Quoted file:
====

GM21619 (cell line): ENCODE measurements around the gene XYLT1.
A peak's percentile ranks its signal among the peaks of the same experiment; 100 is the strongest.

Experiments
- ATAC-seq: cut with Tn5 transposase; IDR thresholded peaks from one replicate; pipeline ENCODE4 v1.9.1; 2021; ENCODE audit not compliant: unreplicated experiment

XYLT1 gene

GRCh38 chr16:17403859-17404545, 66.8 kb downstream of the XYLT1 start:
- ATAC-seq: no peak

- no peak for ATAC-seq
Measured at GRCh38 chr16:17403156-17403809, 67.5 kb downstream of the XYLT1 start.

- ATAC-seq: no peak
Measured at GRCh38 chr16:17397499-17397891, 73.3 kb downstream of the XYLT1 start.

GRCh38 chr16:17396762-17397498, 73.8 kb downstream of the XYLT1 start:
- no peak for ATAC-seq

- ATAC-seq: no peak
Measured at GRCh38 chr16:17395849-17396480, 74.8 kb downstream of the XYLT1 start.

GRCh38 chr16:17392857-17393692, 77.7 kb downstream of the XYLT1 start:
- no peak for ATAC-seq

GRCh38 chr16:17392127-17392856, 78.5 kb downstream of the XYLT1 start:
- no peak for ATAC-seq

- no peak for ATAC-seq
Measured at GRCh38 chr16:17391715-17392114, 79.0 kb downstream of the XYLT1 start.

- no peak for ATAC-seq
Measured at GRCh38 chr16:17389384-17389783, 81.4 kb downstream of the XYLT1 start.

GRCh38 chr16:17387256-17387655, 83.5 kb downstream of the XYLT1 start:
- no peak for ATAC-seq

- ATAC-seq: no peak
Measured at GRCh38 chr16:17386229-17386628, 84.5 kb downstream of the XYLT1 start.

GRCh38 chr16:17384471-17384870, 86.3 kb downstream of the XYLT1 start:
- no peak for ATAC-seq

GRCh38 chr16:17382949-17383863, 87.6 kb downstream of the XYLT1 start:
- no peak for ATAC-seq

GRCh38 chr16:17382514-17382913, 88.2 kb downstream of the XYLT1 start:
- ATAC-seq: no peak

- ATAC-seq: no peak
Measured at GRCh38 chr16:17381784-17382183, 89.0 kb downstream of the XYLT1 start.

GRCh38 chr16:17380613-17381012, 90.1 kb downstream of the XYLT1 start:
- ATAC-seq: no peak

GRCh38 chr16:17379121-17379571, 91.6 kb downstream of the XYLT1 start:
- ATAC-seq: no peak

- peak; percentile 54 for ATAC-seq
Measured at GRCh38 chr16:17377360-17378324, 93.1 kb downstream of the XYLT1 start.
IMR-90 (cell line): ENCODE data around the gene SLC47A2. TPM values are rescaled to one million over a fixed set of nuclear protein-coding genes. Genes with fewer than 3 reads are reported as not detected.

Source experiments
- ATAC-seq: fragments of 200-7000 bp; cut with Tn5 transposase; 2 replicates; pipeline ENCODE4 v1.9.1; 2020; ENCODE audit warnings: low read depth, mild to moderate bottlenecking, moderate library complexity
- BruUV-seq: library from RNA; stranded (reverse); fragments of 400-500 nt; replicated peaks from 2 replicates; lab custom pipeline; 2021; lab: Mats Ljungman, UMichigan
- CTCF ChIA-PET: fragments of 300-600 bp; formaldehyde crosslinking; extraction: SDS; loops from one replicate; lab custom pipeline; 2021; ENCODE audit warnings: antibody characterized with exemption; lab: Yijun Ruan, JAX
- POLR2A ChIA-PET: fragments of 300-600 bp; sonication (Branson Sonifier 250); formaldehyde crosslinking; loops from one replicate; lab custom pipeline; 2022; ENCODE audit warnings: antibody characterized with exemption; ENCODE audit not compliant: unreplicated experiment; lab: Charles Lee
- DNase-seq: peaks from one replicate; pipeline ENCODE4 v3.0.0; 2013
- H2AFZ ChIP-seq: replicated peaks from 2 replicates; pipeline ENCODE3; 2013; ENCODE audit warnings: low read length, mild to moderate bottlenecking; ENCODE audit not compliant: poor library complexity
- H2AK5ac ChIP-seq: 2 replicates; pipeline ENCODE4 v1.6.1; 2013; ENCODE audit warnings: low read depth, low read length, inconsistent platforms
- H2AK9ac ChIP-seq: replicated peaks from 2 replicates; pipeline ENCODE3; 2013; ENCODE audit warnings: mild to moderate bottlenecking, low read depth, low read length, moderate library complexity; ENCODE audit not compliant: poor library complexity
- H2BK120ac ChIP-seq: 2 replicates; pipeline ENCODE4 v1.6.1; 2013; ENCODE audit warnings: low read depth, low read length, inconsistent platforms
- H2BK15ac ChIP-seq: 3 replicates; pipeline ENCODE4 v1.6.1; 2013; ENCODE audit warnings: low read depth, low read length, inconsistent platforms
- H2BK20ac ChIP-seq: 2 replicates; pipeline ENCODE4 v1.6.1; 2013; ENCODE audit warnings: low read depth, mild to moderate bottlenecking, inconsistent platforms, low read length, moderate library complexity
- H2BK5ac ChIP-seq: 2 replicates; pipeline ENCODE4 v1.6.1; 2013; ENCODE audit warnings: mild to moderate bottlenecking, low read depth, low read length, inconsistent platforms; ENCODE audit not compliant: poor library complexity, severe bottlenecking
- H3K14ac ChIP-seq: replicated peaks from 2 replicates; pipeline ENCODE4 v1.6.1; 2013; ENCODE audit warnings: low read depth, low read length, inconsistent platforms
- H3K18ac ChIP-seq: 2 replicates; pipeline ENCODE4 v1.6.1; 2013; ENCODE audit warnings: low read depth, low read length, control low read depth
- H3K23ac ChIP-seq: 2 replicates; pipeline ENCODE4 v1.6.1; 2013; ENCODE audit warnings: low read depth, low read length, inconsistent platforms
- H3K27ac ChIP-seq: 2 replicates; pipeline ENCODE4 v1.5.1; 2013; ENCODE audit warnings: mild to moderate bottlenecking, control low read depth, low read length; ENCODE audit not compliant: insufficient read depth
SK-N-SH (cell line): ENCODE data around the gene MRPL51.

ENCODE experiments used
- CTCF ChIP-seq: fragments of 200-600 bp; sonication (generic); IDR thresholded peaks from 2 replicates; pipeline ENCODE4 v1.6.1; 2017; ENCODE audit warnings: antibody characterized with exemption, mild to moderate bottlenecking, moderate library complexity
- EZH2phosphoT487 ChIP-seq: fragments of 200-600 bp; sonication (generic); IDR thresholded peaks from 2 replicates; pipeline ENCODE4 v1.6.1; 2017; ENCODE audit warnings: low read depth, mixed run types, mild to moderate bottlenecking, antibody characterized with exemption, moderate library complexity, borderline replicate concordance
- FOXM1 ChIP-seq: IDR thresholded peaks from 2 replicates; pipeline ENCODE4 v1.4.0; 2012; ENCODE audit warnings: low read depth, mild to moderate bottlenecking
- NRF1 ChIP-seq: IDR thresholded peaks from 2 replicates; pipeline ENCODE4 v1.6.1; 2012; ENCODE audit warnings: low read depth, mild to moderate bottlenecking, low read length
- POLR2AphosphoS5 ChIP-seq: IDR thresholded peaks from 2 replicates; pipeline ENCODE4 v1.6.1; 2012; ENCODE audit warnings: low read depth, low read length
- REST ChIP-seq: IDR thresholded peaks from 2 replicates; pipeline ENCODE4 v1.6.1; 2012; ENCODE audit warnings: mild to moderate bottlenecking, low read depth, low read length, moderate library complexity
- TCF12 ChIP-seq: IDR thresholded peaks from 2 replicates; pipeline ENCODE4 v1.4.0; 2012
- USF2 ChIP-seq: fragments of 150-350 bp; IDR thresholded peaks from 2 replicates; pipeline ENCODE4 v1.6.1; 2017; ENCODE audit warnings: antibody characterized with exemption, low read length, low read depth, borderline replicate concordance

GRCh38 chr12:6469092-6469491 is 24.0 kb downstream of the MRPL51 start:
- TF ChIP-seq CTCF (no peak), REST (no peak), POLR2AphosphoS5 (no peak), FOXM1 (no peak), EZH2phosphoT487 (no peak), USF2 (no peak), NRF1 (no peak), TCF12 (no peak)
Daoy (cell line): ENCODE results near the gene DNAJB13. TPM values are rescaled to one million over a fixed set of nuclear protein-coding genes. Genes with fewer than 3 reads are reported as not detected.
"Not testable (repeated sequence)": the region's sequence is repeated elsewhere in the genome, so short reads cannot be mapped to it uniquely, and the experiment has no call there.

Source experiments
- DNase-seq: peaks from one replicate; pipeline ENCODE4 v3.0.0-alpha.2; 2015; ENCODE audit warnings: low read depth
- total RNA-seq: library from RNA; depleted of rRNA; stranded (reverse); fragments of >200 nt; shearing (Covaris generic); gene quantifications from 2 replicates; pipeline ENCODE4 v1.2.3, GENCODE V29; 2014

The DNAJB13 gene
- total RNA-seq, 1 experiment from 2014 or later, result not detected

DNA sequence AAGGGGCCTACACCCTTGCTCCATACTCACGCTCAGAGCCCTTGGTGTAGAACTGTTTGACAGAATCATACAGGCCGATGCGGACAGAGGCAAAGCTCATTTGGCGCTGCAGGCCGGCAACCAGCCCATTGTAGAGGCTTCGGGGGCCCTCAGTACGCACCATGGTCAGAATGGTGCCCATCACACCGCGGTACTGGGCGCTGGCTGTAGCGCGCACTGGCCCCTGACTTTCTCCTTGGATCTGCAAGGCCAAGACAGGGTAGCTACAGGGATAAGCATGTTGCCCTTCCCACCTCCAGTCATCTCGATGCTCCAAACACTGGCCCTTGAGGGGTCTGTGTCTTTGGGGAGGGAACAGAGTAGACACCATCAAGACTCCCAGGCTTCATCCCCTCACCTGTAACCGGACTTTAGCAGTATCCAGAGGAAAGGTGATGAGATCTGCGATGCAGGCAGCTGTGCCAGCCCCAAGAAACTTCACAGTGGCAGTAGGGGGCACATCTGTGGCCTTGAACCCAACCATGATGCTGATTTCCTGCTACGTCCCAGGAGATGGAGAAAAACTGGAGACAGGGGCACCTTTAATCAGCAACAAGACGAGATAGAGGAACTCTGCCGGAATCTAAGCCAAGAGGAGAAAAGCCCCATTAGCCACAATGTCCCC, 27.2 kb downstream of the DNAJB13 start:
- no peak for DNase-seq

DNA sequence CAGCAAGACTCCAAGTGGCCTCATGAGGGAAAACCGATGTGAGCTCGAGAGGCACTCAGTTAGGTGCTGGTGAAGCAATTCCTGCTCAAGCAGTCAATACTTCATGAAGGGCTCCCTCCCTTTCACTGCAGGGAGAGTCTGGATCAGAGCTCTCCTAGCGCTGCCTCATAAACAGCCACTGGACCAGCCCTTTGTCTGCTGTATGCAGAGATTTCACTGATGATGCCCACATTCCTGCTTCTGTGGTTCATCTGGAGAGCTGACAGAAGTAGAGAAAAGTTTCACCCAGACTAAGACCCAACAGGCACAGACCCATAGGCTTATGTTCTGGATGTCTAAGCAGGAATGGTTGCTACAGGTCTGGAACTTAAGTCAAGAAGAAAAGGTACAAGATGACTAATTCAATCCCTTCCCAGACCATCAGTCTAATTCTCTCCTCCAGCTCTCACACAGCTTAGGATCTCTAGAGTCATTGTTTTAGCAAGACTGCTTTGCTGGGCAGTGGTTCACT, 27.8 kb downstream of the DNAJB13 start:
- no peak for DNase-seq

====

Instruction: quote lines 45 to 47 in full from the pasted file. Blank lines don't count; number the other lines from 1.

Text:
- BruUV-seq: library from RNA; stranded (reverse); fragments of 400-500 nt; replicated peaks from 2 replicates; lab custom pipeline; 2021; lab: Mats Ljungman, UMichigan
- CTCF ChIA-PET: fragments of 300-600 bp; formaldehyde crosslinking; extraction: SDS; loops from one replicate; lab custom pipeline; 2021; ENCODE audit warnings: antibody characterized with exemption; lab: Yijun Ruan, JAX
- POLR2A ChIA-PET: fragments of 300-600 bp; sonication (Branson Sonifier 250); formaldehyde crosslinking; loops from one replicate; lab custom pipeline; 2022; ENCODE audit warnings: antibody characterized with exemption; ENCODE audit not compliant: unreplicated experiment; lab: Charles Lee